Peter Gabriel's Favorite Artists Remake His Music From 'Scratch' On the 2010 album Scratch My Back, Gabriel covered songs by the musicians he loves. For the follow-up, he invited those artists — who include Arcade Fire, Randy Newman, David Byrne, Regina Spektor, Lou Reed, Bon Iver and more — to cover his own material.


Music Reviews

Peter Gabriel's Favorite Artists Remake His Music From 'Scratch'

  • Download
  • <iframe src="" width="100%" height="290" frameborder="0" scrolling="no" title="NPR embedded audio player">
  • Transcript


The English rock musician Peter Gabriel released the first half of a two-part project in 2010 singing favorite songs written by living musicians like "Boy in A Bubble," by Paul Simon.


PETER GABRIEL: (Singing) The way we look to a distant constellation that's dying in a corner of the sky, these are the days of miracles and wonder. Don't cry, baby, don't cry.

CORNISH: Gabriel called the album "Scratch My Back." Now comes the sequel, "And I'll Scratch Yours." It features most of the artists whose songs he covered, returning the favor by performing Peter Gabriel songs. The lineup includes David Byrne, Lou Reed, Feist, Arcade Fire, Paul Simon and Bon Iver. It's an eclectic set and critic Will Hermes has a review.

WILL HERMES, BYLINE: On part one of Peter Gabriel's covers project, all the songs he sang were arranged for orchestra, mostly at tempos ranging from slow to glacial. Excellent songs, great singer, but it didn't always work. On part two, a bunch of Gabriel's best songs are performed any way the contributing artists wanted. So nothing stopped David Byrne from turning a spasmodic, paranoid song about amnesia into a disco party anthem.


DAVID BYRNE: (Singing) I don't remember. I don't remember. I don't remember. I don't recall. I have no memory of anything at all. I don't remember. I don't recall. I've got no memory of anything, anything at all.

HERMES: It's fascinating to hear Gabriel's contemporaries covering his songs. Even he admits "I Don't Remember" might've been influenced by David Byrne and Talking Heads back when he wrote it. And "Biko" sounds almost like it was written for Paul Simon, another songwriter with a passion for South African music.


PAUL SIMON: (Singing) September '77, Port Elizabeth weather's fine. It was business as usual in police room 369. Oh, Biko, Biko, because Biko. Oh, Biko, Biko, because Biko.

HERMES: Still, much of the brilliance of Peter Gabriel's songs came from his innovative arrangements. No doubt that's why some artists here mostly Xerox the originals, which isn't a bad approach. Yet for me, the record's most moving song is a radical re-imagining of "Solsbury Hill," by the late Lou Reed. Peter Gabriel's old friend sounds like a grizzled lighthouse keeper preparing to leave his post, as feedback howls around him.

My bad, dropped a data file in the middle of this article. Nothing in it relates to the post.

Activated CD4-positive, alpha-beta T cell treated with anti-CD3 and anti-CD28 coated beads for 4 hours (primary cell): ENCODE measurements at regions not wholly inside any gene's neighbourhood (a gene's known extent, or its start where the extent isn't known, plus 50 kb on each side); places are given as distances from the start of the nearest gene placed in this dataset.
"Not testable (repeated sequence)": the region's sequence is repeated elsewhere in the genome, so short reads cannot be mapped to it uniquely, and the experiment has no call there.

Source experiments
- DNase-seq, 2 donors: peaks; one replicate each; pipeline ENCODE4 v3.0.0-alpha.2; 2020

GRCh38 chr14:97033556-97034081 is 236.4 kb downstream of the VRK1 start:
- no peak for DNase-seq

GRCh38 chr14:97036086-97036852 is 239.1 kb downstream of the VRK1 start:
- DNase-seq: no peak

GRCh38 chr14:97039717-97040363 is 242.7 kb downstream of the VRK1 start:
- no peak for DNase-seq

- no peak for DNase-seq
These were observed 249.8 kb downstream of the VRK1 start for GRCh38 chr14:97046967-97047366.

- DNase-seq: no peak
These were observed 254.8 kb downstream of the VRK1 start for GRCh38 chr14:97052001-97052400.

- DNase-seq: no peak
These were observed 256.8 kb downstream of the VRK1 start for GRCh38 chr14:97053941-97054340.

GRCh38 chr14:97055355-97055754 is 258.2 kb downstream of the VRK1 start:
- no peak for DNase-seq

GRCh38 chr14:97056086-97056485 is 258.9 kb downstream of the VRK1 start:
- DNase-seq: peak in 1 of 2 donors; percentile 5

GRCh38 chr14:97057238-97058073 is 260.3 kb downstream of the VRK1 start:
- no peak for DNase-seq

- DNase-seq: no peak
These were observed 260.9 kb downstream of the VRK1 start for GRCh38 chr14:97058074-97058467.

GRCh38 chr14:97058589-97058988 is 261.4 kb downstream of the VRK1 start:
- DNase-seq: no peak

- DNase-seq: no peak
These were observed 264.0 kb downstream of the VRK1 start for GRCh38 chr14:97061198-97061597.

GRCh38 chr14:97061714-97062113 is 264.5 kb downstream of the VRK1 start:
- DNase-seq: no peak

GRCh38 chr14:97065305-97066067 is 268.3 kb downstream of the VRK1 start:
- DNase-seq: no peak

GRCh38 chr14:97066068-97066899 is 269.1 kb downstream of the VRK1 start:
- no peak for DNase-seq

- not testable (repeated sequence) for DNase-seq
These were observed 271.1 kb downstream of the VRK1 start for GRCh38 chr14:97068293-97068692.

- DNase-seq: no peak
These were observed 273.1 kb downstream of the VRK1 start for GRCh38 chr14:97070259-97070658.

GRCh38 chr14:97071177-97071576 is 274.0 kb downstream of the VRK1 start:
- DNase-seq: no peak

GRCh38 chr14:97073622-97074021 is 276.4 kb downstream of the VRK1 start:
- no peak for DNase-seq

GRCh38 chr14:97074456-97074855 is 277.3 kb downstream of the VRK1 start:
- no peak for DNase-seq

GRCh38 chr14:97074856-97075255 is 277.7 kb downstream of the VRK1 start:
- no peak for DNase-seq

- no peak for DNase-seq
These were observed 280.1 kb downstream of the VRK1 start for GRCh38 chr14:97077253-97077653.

LOU REED: (Singing) I did not believe the information. I just had to trust my imagination. My heart going boom, boom, boom. Son, he said, grab your things, I've come to take you home.

HERMES: As for younger artists, Regina Spektor and Feist pull off lovely gender-reversals, and experimental singer-songwriter Joseph Arthur transforms "Shock the Monkey," which the first 45 single he ever bought as a kid. Later this year, Gabriel will be inducted into the Rock and Roll Hall of Fame as a solo artist.

Taken together, this covers project may be uneven, but it shows a guy still thinking outside the box, still engaged and who, clearly, still inspires.


JOSEPH ARTHUR: (Singing) Monkey, monkey, monkey. Don't you know when you're going to shock the monkey.

CORNISH: The new collection from Peter Gabriel is called "And I'll Scratch Yours." You can hear the album in its entirety at Our critic, Will Hermes, is the author of the book "Love Goes To Buildings On Fire."

Copyright © 2014 NPR. All rights reserved. Visit our website terms of use and permissions pages at for further information.

NPR transcripts are created on a rush deadline by an NPR contractor. This text may not be in its final form and may be updated or revised in the future. Accuracy and availability may vary. The authoritative record of NPR’s programming is the audio record.